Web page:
It’s been a while since I last had anything worth posting – around the Mar Menor things are much the same – the Common Scoter that were around appear to have gone now but the group of 6 Velvet Scoters remain; the Long-legged Buzzard hasn’t been seen since the 4th January although there does seem to have been a flow of Common Buzzards coming through the area, and there definitely seems to be an Osprey wintering in the area, as I’ve now seen one fishing on the Mar Menor a few times.
Osprey looking out for fish close to the Mar Menor shoreline, 13th Jan.
Last weekend was all about censuses – we had the Aquatic Wintering birds survey (annual) and the Wintering Cormorants survey (which takes place every 10 years). The former didn’t show too many surprises although the numbers of Grey Herons in the ‘encañizadas’ between the end of the La Manga strip and San Pedro del Pinatar was high, as was the number of Spoonbills (eventually we decided on 44 of the, three of which were colour ringed but unfortunately too distant to be able to read the rings); also, the numbers of Red-Breasted Mergansers was down again - quite worrying this.
The Cormorant survey I think just confirmed what we had all suspected, that Cormorant numbers have increased exponentially over the past few years, with over 3,000 roosting on one of the islands in the Mar Menor plus a few thousand more on other islands and in the Salinas at San Pedro del Pinatar. (You only have to see the big group of 1,000+ which steams through the Mar Menor in the afternoon to know that they’re pretty common).
Part of the group (of 1,000+) Cormorants steaming through the Mar Menor
Yesterday afternoon (thursay, 17th January) I was taking a trip along the Mar Menor and up the rambla de Albujon, and I bumped into some friends (José Antonio Barba, José, Oscar and Raquel) who were ringing and attaching radio locators to Common Snipe there. As they had all the nets set and as I had just seen the Velvet Scoters closeby, we all went to have a look at the scoters. While we were there at about 4-30pm, a harrier flew over us, not very high up. This is not an uncommon occurrence here as it is close to a harrier roost and Marsh Harriers quite often fly over. However, this wasn’t a Marsh Harrier, and both José Antonio and I had the same impression – the bird was a small ‘ringtail’ with a very marked face and pointed wings, a plain rusty-orange colour below – surely a juvenile Pallid Harrier. It flew along the tideline where we lost it eventually.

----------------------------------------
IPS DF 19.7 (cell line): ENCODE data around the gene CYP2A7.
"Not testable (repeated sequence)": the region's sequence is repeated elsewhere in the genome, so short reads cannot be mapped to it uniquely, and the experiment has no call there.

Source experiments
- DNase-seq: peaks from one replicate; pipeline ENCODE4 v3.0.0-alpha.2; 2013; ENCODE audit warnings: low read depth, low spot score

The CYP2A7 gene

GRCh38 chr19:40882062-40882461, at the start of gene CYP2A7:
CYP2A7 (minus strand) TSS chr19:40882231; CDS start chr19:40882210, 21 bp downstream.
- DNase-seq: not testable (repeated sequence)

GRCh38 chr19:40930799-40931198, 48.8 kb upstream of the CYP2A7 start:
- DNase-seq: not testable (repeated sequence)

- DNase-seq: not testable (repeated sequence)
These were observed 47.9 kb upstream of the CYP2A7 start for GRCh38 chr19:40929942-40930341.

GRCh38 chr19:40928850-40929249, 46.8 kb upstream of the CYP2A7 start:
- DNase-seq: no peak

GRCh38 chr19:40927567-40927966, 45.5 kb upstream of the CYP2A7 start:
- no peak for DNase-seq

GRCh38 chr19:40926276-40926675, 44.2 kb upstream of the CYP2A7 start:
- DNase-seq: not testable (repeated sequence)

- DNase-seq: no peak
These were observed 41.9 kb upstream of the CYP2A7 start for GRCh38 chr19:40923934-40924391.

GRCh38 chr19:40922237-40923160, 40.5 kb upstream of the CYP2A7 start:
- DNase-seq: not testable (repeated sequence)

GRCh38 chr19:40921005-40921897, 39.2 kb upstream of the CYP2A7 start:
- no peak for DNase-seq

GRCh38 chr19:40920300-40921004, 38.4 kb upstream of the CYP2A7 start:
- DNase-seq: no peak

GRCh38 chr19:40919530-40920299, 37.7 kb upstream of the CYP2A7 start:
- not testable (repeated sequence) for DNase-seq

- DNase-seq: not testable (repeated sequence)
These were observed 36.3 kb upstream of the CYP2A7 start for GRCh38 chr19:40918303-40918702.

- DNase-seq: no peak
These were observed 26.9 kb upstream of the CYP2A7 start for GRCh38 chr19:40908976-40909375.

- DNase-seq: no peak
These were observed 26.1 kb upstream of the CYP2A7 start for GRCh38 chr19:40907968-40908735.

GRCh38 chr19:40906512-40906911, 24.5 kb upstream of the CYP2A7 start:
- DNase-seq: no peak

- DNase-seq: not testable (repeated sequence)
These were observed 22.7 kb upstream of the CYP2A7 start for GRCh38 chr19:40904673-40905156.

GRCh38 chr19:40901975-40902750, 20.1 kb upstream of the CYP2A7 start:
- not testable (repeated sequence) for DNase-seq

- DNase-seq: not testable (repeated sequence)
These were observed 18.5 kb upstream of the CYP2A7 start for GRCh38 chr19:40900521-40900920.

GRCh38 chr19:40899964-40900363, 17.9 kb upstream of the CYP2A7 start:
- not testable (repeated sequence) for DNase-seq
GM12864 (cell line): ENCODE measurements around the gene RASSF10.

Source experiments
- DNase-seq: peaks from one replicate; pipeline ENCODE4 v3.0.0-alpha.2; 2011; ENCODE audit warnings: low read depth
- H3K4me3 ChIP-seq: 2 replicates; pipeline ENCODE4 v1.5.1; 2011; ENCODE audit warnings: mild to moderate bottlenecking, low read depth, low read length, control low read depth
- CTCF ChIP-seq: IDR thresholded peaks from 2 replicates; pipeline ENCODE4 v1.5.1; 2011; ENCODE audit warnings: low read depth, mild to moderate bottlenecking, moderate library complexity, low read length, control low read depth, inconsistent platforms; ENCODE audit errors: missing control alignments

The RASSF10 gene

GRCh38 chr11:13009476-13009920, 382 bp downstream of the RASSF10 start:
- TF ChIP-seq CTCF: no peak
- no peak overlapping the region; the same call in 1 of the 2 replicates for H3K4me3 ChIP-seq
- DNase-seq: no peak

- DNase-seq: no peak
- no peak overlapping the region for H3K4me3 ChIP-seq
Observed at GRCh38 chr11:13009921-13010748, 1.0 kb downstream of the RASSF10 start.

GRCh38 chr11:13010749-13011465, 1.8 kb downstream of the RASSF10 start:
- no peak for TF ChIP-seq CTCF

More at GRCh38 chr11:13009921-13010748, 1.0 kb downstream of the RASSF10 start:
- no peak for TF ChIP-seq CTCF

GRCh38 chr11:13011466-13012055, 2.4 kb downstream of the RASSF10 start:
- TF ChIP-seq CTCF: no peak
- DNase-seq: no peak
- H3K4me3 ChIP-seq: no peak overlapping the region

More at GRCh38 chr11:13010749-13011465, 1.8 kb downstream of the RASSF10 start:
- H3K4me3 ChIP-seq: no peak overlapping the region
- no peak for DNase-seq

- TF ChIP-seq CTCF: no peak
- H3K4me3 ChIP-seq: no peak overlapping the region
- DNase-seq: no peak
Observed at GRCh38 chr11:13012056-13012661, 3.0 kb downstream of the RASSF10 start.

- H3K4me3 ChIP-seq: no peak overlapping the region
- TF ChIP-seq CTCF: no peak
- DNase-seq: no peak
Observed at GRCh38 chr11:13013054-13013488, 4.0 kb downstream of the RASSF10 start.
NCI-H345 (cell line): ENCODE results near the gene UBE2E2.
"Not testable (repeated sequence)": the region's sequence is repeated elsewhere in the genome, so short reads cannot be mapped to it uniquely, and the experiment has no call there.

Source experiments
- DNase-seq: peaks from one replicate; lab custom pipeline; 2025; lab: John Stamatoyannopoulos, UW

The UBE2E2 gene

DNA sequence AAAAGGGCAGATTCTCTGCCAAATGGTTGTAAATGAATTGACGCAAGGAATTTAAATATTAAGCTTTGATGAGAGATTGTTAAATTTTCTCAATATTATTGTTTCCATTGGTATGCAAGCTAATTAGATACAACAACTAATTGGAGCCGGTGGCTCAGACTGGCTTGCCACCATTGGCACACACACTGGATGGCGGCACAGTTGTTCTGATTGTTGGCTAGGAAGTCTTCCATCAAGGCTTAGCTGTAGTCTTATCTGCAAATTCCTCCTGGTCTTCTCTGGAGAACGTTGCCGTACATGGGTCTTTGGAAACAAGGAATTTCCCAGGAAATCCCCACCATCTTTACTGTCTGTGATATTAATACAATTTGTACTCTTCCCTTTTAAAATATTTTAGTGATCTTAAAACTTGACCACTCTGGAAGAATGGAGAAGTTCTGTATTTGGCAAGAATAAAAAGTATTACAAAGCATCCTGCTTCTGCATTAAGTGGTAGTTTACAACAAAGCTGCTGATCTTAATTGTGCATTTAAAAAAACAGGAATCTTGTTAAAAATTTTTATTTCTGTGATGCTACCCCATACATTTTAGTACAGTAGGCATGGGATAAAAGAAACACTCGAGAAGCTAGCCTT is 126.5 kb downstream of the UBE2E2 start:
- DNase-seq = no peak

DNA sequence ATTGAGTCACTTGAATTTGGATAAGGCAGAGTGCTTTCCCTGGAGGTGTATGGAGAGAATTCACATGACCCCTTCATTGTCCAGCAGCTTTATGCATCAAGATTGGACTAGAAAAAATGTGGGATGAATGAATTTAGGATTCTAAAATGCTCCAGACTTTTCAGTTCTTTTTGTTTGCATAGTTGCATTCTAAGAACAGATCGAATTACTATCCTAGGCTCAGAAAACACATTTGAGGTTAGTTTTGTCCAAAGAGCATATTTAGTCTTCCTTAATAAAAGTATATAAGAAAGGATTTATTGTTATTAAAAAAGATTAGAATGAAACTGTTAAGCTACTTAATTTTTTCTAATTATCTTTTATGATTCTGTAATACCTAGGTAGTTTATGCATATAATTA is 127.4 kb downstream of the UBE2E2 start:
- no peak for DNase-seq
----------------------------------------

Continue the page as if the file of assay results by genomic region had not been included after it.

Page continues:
I personally have only seen Pallid Harrier once before, last autumn in La Janda in Cadiz province, and it was a second year male so there was no debate about it. This one however would be a 2cy bird, possibly easy to confuse with Montagu’s or even Hen (although at this time of year, there shouldn’t be any Montagu’s about). I decided I would follow it up (José Antonio had to go back to his ringing).
Assuming it would go to the harrier roost, I drove down there and got out my scope. There were already 3 Marsh Harriers quartering the reedbeds there, but no sign of the bird I wanted to see. After about 10 minutes for some unknown reason I looked behind me, and there, close, was the bird – flying over some houses. It went back west and I got some good views of it and took some photos – the only problem with the photos is that they were taken into the sun, so I’ve had to play a bit with ‘photoshop’ to get any detail. I carried on watching it until it flew over the main coastal road there and flew back up along the shoreline, but I’m sure it probably came back to the roost later.
So when I got home, apart from playing around with the photos, I got stuck in to all the reference books I have over ‘Pallids’, and eventually I came to the conclusion that this definitely WAS a juvenile Pallid, for the following reasons:
Record shot of the underside of the Harrier
Record shot of the upperside
1) Ringtail. The white rump in the form of a thick curved line rather than a squared block.
2) Wingpoint. The wingpoint is formed by 3 ‘fingers’ giving a pointed wing appearance, and the ‘hand’ is narrower than the ‘arm’ with only 4 fingers (Hen Harrier has 5).
3) Pattern of the underwing. It has the typical pale ‘boomerang’ at the base of the primaries, around the carpal joint.
4) Facial pattern. A complete pale collar around the neck, with dark behind and in front of the collar. Dark cheek with small white point at the eye.
So, what do you all think?